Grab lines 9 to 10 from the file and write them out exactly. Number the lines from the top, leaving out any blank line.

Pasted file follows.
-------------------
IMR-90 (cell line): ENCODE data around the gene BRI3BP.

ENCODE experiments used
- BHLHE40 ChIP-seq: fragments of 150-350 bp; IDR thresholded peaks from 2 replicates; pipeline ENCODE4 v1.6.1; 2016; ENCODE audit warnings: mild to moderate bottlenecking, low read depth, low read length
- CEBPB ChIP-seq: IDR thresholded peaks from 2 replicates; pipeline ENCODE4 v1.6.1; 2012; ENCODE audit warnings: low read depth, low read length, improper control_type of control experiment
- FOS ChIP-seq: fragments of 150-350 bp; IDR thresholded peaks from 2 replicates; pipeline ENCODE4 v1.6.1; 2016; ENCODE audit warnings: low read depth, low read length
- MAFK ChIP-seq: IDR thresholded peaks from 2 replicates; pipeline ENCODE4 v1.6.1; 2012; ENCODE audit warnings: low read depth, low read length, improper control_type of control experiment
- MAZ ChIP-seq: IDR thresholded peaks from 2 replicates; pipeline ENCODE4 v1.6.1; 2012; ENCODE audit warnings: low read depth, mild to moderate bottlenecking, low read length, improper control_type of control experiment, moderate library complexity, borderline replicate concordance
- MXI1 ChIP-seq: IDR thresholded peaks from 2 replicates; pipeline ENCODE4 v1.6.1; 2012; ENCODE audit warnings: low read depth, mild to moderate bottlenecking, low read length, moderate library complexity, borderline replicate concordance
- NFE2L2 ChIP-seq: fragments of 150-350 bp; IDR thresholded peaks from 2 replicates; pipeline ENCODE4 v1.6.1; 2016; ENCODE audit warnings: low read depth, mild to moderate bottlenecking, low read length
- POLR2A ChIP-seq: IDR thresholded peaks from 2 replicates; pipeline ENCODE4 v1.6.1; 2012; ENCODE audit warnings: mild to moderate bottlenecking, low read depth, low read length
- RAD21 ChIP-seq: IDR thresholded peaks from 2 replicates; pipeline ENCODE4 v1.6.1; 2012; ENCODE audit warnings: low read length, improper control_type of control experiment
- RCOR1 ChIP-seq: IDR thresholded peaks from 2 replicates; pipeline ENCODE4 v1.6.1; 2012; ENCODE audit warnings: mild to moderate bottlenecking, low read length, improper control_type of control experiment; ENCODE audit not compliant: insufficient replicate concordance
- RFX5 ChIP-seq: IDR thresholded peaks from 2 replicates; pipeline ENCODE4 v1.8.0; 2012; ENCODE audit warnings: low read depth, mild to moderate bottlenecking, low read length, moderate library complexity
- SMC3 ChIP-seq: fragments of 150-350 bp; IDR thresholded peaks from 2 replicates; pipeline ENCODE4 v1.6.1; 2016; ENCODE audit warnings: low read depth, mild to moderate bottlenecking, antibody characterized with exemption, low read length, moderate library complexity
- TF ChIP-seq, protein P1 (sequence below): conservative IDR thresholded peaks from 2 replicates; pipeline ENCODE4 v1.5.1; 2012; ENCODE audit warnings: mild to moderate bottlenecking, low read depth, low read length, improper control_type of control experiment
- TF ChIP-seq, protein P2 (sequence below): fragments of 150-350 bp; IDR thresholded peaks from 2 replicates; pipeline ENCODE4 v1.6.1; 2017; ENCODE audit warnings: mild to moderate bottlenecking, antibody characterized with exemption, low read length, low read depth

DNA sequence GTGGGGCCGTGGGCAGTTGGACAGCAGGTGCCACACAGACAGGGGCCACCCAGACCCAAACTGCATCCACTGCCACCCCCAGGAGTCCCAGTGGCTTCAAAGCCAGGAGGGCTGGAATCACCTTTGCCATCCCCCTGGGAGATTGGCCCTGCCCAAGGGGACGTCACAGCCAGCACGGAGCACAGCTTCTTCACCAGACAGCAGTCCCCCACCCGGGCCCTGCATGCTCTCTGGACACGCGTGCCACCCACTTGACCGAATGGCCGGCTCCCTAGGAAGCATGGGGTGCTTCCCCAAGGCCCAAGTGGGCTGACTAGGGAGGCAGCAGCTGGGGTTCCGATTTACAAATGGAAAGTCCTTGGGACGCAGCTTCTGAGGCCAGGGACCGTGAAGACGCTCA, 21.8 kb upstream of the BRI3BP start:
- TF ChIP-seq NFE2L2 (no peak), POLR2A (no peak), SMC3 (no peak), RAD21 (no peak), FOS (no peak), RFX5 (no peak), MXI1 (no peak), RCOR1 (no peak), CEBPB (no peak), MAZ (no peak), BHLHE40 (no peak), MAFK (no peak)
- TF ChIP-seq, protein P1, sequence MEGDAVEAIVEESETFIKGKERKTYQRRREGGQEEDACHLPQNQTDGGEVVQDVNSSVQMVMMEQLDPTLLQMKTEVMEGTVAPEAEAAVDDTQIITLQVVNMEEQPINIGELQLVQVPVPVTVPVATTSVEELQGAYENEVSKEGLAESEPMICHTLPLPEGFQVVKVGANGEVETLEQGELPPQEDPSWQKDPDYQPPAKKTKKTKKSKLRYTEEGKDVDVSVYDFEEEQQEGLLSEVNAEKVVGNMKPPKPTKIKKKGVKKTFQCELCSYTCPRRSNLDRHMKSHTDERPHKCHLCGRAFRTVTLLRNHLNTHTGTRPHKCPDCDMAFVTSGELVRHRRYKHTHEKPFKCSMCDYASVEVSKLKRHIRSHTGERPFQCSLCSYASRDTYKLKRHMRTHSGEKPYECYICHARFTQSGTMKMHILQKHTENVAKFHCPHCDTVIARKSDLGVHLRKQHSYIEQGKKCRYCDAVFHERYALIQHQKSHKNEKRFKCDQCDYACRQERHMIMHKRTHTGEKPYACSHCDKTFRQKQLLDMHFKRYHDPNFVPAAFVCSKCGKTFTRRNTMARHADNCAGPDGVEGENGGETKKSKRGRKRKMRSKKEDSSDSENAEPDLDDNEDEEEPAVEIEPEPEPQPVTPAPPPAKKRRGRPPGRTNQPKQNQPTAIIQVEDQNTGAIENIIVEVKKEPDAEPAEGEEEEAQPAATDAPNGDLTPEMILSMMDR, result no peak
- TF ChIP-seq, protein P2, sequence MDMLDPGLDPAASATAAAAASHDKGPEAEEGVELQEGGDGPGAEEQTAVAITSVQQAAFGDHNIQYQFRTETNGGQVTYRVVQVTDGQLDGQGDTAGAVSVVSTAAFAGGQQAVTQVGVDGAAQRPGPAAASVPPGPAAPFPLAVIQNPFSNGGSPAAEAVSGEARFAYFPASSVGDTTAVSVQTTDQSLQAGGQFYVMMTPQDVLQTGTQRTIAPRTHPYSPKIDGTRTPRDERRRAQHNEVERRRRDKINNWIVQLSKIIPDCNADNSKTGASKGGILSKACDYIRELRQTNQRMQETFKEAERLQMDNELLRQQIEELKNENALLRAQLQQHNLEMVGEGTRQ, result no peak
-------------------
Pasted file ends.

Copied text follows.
- NFE2L2 ChIP-seq: fragments of 150-350 bp; IDR thresholded peaks from 2 replicates; pipeline ENCODE4 v1.6.1; 2016; ENCODE audit warnings: low read depth, mild to moderate bottlenecking, low read length
- POLR2A ChIP-seq: IDR thresholded peaks from 2 replicates; pipeline ENCODE4 v1.6.1; 2012; ENCODE audit warnings: mild to moderate bottlenecking, low read depth, low read length